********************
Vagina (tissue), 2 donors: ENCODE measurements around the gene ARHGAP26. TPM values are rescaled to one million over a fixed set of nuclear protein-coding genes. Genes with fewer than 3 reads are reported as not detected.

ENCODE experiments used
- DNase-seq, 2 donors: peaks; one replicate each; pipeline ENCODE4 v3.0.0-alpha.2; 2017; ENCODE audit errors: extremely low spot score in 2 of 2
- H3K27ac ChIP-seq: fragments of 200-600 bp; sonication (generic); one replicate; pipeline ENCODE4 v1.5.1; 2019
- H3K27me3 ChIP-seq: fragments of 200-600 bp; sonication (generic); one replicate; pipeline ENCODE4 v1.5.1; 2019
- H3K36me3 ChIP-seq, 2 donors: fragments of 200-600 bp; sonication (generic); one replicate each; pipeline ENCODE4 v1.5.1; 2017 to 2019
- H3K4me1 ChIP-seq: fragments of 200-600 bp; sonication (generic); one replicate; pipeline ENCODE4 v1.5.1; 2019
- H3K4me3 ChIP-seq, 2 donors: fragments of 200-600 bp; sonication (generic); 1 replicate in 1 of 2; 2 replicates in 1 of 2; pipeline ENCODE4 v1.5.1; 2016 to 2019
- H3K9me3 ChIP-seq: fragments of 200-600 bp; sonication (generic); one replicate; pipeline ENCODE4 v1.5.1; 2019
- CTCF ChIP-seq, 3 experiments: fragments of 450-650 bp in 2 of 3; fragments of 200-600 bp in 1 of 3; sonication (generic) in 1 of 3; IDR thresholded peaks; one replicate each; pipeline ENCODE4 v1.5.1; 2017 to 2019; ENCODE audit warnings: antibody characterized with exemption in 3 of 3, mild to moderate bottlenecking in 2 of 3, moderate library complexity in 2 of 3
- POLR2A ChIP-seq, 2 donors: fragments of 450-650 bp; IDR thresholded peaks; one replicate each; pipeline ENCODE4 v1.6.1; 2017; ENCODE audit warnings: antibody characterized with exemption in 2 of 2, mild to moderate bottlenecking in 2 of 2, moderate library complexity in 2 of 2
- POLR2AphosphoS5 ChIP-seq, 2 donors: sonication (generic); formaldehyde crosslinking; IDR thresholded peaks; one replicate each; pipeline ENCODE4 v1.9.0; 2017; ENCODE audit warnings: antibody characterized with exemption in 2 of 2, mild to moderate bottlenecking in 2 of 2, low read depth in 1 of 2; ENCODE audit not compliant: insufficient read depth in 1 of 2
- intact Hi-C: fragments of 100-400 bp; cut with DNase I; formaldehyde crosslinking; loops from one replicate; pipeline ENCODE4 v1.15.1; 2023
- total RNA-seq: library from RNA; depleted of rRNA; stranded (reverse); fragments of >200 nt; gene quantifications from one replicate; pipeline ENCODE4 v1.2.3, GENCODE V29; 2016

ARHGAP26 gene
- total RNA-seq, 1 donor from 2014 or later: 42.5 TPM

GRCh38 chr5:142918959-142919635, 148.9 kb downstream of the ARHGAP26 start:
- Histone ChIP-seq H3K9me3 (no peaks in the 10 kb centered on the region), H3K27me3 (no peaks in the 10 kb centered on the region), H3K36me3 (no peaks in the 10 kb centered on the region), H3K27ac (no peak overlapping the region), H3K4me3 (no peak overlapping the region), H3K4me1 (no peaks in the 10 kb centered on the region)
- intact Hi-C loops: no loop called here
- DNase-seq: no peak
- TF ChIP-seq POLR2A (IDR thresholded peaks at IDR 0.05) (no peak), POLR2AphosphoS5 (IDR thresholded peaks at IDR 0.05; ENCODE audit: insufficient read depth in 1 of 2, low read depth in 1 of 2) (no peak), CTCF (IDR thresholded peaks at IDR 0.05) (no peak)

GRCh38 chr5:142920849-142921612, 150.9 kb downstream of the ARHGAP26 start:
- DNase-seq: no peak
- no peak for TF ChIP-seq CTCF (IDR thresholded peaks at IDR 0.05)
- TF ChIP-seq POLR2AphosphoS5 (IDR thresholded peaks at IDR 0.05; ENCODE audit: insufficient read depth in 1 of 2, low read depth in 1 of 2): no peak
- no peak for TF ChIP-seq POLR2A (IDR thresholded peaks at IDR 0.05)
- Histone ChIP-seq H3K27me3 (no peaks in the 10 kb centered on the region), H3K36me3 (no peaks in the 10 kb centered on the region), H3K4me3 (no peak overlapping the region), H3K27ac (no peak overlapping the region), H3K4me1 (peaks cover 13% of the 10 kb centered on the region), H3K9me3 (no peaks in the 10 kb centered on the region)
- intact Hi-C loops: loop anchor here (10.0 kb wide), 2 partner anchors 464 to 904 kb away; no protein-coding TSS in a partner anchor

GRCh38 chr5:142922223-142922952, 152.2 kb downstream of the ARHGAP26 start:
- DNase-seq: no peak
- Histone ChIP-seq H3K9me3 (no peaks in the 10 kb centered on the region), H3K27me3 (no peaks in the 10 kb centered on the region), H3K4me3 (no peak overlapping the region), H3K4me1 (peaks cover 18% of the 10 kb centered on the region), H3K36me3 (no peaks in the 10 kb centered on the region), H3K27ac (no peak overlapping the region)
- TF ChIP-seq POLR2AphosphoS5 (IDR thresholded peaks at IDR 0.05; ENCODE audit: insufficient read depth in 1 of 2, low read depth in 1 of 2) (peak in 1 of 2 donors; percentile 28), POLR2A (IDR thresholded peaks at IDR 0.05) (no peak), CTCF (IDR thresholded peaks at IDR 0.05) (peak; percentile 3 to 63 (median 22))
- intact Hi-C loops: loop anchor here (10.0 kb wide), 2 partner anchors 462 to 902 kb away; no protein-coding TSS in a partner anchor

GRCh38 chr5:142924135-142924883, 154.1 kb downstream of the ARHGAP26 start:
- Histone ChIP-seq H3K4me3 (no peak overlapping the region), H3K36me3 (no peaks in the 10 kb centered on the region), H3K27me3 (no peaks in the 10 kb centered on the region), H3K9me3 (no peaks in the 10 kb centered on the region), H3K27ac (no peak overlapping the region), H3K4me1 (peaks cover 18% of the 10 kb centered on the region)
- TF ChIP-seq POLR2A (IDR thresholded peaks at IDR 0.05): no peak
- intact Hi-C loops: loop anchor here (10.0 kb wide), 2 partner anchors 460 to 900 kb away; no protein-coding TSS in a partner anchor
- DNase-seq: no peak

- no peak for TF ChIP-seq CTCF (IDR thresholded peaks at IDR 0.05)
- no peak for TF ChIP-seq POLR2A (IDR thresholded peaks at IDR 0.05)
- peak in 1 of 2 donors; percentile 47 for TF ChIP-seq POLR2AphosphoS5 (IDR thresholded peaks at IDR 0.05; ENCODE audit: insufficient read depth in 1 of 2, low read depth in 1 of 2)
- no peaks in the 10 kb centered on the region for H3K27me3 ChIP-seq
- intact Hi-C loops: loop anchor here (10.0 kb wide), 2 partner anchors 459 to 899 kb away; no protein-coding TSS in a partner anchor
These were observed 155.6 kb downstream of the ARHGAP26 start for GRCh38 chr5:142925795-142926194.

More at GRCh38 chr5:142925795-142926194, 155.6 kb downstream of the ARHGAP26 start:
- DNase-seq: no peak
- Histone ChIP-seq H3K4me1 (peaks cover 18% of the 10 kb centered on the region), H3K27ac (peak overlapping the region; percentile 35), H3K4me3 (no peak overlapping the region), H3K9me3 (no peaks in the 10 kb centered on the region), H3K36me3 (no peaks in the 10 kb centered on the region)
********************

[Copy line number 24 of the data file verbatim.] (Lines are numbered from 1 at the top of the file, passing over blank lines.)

- no peak for TF ChIP-seq CTCF (IDR thresholded peaks at IDR 0.05)